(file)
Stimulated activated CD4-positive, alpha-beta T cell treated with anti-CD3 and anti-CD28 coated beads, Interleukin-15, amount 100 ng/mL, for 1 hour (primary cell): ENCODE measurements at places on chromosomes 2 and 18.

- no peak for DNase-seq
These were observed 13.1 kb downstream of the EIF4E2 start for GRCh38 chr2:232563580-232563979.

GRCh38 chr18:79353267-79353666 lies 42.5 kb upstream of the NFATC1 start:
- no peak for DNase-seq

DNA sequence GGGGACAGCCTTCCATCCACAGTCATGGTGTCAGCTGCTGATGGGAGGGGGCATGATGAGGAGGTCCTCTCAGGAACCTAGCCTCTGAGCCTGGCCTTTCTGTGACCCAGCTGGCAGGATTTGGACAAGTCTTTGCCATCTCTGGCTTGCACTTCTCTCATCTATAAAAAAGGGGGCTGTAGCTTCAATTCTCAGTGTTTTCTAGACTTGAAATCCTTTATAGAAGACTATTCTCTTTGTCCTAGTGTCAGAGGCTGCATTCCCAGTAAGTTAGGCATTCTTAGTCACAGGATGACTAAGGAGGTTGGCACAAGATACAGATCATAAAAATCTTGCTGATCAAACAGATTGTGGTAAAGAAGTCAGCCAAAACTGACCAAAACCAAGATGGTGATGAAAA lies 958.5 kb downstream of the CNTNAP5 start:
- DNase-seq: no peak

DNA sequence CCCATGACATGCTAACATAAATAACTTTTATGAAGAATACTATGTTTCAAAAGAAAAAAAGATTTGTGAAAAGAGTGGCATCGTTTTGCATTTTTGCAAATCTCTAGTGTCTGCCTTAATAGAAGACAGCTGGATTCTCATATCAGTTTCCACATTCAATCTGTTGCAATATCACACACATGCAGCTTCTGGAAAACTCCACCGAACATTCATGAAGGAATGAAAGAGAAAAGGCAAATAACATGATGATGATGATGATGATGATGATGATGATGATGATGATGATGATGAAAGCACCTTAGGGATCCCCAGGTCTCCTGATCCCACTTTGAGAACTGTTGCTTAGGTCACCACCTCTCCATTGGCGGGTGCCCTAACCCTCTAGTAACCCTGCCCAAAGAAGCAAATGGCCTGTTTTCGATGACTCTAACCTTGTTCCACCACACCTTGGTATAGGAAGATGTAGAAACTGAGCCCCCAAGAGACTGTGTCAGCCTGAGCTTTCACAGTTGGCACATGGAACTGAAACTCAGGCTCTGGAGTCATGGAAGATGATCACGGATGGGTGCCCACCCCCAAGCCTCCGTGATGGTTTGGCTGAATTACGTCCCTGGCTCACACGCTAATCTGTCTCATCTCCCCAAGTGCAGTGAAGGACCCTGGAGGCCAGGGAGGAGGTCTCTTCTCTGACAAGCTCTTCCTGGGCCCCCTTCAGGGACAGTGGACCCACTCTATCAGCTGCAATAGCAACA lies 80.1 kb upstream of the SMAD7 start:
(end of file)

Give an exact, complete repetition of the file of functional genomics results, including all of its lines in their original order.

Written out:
Stimulated activated CD4-positive, alpha-beta T cell treated with anti-CD3 and anti-CD28 coated beads, Interleukin-15, amount 100 ng/mL, for 1 hour (primary cell): ENCODE measurements at places on chromosomes 2 and 18.

- no peak for DNase-seq
These were observed 13.1 kb downstream of the EIF4E2 start for GRCh38 chr2:232563580-232563979.

GRCh38 chr18:79353267-79353666 lies 42.5 kb upstream of the NFATC1 start:
- no peak for DNase-seq

DNA sequence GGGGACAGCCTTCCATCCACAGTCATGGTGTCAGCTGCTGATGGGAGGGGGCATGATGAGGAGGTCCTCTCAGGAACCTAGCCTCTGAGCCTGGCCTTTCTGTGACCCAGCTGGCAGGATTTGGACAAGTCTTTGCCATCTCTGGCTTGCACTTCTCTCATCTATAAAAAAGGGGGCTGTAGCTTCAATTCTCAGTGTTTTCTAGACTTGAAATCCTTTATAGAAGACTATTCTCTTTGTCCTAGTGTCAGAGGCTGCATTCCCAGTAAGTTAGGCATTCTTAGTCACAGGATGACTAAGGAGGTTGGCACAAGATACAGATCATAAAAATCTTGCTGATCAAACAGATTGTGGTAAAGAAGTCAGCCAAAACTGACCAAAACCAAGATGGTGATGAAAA lies 958.5 kb downstream of the CNTNAP5 start:
- DNase-seq: no peak

DNA sequence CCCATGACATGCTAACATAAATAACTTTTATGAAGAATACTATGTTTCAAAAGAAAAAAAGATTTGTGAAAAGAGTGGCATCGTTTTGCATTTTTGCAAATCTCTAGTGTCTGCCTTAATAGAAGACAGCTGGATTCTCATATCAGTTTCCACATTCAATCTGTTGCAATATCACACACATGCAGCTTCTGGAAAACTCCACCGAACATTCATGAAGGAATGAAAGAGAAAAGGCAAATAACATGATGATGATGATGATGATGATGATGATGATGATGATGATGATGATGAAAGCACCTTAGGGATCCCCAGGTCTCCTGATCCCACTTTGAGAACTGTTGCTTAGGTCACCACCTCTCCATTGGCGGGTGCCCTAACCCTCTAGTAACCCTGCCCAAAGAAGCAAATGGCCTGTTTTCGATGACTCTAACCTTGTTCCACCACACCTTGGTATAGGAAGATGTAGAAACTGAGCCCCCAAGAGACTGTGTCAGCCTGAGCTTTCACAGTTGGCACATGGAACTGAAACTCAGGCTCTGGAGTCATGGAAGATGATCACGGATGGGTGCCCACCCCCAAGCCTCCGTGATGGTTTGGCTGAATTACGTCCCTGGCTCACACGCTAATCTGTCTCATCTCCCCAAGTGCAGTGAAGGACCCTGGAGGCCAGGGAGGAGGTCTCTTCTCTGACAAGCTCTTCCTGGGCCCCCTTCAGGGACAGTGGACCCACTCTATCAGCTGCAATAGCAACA lies 80.1 kb upstream of the SMAD7 start: